Railway minister Suresh Prabhu expects to reduce the state-run behemoth’s freight rates sharply in the next couple of years to take on competition from the road sector and even undertake disinvestment in some of the ministry’s enterprises.
The minister said this would be possible as the railways is targeting a 50 per cent rise in revenue within a five year time frame, while he anticipates gross expenditure to rise by a far more modest rate of 15 per cent. “The spread can be used to either show an increase in profitability of railway operations or passed on as a cut in freight rates,” he told The Indian Express.
The minister said the revenues would rise riding the efficiency of the railway-owned enterprises. Those enterprises will shoulder the largest responsibility of adding to tracks and rolling stock of the railways from now.
“The thrust of my fund raising measures would be based on the railway-owned enterprises. They can borrow or even raise equity depending on the sort of project they expect to undertake,” he said.
Prabhu said that making companies like Ircon undertake additional capital expenditure also made sense as it would raise their valuations. The additional valuation allows for their disinvestment at attractive rates, he added. The disinvestment would provide additional revenue to railways.
This buffer can then be used to offer lower freight rates. Making capital expenditure only through the railway ministry’s own divisions did not offer any such advantage. With a larger capacity to run freight trains and more tracks to run them on, Prabhu said, he was sure he had a “game changer plan”.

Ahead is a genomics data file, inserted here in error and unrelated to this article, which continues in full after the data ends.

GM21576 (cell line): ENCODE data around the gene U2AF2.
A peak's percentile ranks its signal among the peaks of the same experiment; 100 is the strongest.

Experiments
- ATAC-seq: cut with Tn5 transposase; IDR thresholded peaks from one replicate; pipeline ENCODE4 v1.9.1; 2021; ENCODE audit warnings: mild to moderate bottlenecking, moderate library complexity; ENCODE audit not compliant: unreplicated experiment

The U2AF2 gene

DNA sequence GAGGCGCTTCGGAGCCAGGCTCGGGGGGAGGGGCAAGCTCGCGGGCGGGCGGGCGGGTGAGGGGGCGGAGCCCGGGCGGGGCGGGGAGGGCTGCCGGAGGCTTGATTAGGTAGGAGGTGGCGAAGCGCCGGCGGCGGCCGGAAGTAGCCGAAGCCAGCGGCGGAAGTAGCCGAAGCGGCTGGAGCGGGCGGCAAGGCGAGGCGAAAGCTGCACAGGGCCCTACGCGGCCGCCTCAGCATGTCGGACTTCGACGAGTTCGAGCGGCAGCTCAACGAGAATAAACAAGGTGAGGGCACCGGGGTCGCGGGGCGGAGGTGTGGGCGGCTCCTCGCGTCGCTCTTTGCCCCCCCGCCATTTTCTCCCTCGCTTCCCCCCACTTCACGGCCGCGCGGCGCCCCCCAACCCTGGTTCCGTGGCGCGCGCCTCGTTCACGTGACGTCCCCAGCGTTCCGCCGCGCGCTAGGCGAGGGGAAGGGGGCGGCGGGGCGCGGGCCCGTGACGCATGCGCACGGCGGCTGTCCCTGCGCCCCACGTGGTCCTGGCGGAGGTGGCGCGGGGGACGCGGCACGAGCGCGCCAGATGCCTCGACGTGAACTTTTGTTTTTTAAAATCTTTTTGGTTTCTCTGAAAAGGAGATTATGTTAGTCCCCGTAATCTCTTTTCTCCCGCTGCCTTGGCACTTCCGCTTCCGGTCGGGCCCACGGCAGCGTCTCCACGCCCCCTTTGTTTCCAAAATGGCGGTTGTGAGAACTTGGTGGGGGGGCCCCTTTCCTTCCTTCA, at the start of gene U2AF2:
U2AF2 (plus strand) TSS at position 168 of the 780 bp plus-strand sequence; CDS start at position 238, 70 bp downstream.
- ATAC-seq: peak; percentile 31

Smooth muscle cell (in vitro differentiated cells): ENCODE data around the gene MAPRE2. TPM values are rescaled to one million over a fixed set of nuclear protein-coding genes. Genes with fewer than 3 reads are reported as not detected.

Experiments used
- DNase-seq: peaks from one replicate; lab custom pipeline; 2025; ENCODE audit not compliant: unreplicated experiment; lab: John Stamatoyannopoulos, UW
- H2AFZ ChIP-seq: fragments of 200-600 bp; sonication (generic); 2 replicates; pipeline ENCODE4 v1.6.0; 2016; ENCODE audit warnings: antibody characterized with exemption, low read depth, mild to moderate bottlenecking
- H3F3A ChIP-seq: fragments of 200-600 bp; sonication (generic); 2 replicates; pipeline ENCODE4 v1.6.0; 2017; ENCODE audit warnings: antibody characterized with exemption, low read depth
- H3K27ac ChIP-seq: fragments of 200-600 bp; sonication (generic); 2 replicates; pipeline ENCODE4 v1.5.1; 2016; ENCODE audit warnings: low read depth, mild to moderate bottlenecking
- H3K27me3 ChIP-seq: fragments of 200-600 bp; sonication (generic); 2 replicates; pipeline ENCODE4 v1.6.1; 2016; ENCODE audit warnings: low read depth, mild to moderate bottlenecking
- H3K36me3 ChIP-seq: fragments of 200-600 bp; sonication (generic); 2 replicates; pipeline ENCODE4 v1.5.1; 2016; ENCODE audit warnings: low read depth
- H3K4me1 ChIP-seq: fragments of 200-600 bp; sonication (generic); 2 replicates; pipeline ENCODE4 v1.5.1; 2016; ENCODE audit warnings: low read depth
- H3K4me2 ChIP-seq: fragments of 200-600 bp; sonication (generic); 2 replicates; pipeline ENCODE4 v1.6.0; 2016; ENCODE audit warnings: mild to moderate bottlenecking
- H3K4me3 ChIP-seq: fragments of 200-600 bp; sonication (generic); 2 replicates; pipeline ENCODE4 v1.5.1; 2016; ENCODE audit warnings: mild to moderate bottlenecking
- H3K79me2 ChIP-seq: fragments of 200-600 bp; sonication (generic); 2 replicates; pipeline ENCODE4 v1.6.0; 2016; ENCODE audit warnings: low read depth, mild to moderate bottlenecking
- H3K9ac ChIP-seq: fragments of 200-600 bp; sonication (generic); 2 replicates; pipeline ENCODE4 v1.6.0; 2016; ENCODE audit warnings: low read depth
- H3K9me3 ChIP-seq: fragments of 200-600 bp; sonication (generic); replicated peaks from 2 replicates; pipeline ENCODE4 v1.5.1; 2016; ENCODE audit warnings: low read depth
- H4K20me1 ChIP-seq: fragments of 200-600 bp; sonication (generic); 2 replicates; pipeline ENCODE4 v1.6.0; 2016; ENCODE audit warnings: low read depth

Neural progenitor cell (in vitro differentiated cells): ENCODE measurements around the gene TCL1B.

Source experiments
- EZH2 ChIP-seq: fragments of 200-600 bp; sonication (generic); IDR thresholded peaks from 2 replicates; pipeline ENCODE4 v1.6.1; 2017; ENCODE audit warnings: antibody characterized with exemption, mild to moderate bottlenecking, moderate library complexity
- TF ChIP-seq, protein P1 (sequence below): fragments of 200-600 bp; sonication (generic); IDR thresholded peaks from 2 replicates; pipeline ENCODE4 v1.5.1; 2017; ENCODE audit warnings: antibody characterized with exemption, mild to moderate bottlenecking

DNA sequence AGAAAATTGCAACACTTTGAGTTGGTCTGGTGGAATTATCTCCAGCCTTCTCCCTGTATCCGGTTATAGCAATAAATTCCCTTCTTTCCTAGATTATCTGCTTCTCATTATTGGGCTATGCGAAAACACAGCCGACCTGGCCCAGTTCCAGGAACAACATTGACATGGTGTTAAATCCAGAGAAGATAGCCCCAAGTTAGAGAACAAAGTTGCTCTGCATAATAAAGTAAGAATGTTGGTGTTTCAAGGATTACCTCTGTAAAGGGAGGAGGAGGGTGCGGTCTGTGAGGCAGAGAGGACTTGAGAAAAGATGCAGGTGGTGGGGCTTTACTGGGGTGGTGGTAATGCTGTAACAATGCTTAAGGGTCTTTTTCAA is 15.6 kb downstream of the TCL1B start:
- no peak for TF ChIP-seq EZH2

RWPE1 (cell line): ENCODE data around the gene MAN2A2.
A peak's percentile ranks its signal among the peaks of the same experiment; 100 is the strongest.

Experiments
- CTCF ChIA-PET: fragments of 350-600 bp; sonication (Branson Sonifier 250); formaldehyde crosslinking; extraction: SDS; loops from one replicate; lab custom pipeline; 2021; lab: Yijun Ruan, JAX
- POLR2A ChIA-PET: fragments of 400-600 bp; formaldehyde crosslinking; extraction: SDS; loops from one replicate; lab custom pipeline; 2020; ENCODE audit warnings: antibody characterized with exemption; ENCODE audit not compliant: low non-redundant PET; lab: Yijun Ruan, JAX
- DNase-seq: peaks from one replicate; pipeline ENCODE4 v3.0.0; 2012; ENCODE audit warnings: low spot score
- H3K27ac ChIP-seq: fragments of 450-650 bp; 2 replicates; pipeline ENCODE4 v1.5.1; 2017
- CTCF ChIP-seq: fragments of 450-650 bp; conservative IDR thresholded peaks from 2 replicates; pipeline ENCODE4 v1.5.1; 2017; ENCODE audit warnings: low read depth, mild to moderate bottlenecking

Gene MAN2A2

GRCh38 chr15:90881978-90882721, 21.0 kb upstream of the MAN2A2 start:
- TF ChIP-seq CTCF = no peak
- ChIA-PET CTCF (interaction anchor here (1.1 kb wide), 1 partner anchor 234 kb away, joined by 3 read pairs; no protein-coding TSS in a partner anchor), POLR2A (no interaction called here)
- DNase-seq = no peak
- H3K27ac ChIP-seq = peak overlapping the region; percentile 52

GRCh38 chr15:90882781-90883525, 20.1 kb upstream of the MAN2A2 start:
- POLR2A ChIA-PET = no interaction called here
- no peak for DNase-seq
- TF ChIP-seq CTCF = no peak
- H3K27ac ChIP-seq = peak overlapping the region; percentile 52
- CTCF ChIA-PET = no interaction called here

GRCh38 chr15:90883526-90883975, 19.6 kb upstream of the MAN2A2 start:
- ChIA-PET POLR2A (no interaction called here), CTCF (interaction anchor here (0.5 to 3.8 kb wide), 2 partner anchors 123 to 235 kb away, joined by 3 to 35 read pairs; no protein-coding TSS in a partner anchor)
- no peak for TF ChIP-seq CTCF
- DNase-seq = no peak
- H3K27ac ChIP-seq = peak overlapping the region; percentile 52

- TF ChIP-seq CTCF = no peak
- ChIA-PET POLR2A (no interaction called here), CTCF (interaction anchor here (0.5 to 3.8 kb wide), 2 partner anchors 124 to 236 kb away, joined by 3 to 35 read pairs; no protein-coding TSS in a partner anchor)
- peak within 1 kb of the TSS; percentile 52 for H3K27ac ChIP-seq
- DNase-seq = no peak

“I would not need to service the entire additional money from the railway earnings only. I will get it from these companies, which adds to my capacity massively. So it becomes a game changer for the railways,” he said.
In the Railway Budget 2015-16 the minister has penciled an annual freight revenue target of 1.5 billion tonnes to be reached in five years, a 50 per cent increase from the current 1 billion tonnes per year. Most of the annual increase, the minister expects to earn by reducing the freight rates to lower than what truck operators demand. “It’s a doable plan,” he said.
Prabhu said this line of action has been overlooked by commentators who have instead claimed it would be difficult for him to finance the ambitious investment of Rs 8.56 lakh crore between now and 2019. They have pointed out that financing this level of investment would need about Rs 1,80,000 crore to be spent each year. But the Railway Budget has projected a plan outlay of only Rs 1,00,011 crore, a gap of nearly Rs 80,000 crore.
Within that, too, the railways has inked in Rs 17,655 crore as additional market borrowing. The interest cost on this borrowing will be a huge drag on railway revenue, they point out.
Prabhu said he is aware of the cost. He would consequently prefer to let the public sector companies share in the expansion plan. “So I don’t need budget for this from the department’s limited resource. Their borrowing on their balance sheet does not increase my liability,” he signs off.